Over my lifetime, I've watched the media become more and more self-absorbed and more and more self-aggrandizing about this license.  What was once a novelty has evolved into a celebration of baseless claims, overanalysis, and gladiatorial cheerleading.  Which is fine, if you want to talk about fiction or sports.  When it comes to foreign affairs and politics, this is a very big problem.  When reporting becomes about winning, you lose all perspective.  When you lose all perspective, the truth is almost irrelevant: the only way you're going to know is when the truth violently intervenes, and even then there's always denial.

So long as speculation and opinion are being packaged and sold as truth, and so long as a majority of opinion holders remain incapable of telling the difference, the American media and the public at large will be unable to perceive anything resembling a rational, reasonable reality.  Denialism will reign supreme.  This herein is my point: the United States overreacted to 9/11, and it continues to overreact to foreign affairs today.  It overreacts to politics, it overreacts to sports, celebrities, crime, and social change.  So long as we maintain this shroud that effectively prevents us from being self-aware producers and consumers of news, we will continue to be hysterical and overwrought.  That is neither a judgment nor a condemnation: it's a simple cause and effect.  Will we straighten it out?  Of course.  We're living through a completely natural transition in global history, and since American society is on the leading edge of it, we take the brunt of its full effects.  What do you think al-Qaeda is about?  At its core, it's about the same thing as the Christian Right.  Conservatism by its nature opposes change.  Contextualize that in whatever culture you want.  The greater and faster the change, the more extreme the response.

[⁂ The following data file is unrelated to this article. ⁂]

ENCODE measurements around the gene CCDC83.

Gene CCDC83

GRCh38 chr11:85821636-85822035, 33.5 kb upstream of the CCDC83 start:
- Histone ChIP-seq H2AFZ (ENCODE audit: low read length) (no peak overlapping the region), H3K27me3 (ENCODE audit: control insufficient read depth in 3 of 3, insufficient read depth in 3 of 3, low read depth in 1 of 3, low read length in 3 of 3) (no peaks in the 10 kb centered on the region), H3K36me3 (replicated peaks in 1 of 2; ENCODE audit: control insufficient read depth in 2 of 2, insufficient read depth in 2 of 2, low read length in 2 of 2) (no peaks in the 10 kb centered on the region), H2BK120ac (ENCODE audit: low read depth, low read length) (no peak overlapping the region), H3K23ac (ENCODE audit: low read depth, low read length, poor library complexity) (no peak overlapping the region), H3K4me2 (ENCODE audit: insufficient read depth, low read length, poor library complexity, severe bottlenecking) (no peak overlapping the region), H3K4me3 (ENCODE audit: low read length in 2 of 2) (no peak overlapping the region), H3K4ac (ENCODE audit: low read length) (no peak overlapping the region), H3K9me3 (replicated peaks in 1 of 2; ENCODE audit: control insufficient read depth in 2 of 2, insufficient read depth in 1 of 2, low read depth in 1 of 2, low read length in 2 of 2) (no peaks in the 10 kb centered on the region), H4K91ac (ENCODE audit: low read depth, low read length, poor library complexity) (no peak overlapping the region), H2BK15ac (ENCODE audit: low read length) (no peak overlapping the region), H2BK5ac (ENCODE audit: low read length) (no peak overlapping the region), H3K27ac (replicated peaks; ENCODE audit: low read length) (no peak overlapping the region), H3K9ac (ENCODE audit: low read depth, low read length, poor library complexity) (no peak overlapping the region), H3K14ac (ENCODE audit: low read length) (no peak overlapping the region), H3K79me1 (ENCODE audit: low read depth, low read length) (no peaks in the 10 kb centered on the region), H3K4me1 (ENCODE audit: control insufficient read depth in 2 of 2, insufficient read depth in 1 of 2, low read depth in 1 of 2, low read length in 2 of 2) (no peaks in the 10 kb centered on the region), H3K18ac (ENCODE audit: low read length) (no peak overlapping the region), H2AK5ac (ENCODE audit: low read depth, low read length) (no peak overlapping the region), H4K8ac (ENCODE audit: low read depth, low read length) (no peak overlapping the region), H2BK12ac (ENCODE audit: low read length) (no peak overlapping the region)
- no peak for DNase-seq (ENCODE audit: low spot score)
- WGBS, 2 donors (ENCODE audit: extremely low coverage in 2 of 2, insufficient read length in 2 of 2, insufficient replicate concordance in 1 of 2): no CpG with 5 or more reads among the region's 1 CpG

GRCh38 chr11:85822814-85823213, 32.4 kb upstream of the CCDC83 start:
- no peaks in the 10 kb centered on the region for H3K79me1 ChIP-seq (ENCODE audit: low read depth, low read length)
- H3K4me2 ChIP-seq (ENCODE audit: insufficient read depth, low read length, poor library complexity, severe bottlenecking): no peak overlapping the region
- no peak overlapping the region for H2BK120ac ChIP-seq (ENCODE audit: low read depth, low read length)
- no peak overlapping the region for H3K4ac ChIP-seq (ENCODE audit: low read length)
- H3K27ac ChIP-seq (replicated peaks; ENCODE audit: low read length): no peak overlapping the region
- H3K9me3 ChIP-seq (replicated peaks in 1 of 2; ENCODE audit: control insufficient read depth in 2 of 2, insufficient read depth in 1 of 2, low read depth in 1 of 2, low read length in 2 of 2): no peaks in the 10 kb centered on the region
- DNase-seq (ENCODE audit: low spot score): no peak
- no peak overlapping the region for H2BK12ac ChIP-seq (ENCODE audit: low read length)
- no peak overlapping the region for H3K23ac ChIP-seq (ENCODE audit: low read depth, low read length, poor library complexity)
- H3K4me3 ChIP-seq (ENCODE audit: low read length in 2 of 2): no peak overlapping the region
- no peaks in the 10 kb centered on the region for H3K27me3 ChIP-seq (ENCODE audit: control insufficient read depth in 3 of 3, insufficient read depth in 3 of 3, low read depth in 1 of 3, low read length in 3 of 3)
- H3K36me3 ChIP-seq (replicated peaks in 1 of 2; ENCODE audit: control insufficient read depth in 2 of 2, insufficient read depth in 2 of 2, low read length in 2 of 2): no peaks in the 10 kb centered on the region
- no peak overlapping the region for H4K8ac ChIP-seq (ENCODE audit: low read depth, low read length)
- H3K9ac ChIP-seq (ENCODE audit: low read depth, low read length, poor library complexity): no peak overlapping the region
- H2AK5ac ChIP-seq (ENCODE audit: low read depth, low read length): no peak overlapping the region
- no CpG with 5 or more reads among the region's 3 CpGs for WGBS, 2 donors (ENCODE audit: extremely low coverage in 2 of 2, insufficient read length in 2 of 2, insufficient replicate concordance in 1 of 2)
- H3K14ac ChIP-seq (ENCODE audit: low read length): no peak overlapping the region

Arab spring will probably usher in a temporary, chaotic transition phase in the Middle East, until whatever new order that will arise will set in.  I don't think it will necessarily be an Islamist one when all is said and done.  I think it will return Turkey to its role as a preeminent regional and world power, and that it will probably ultimately limit Iran's power and influence on regional and world affairs.  Whether that takes place under an authoritarian Middle East, a democratic one, or some hybrid of the two remains to be seen.  That's as much as I'm willing to predict, and as much as any layperson should be willing to predict.  We'll have to see.  But one thing we don't have to do is be hysterical about it.  Whether we ultimately will or not is in our own hands.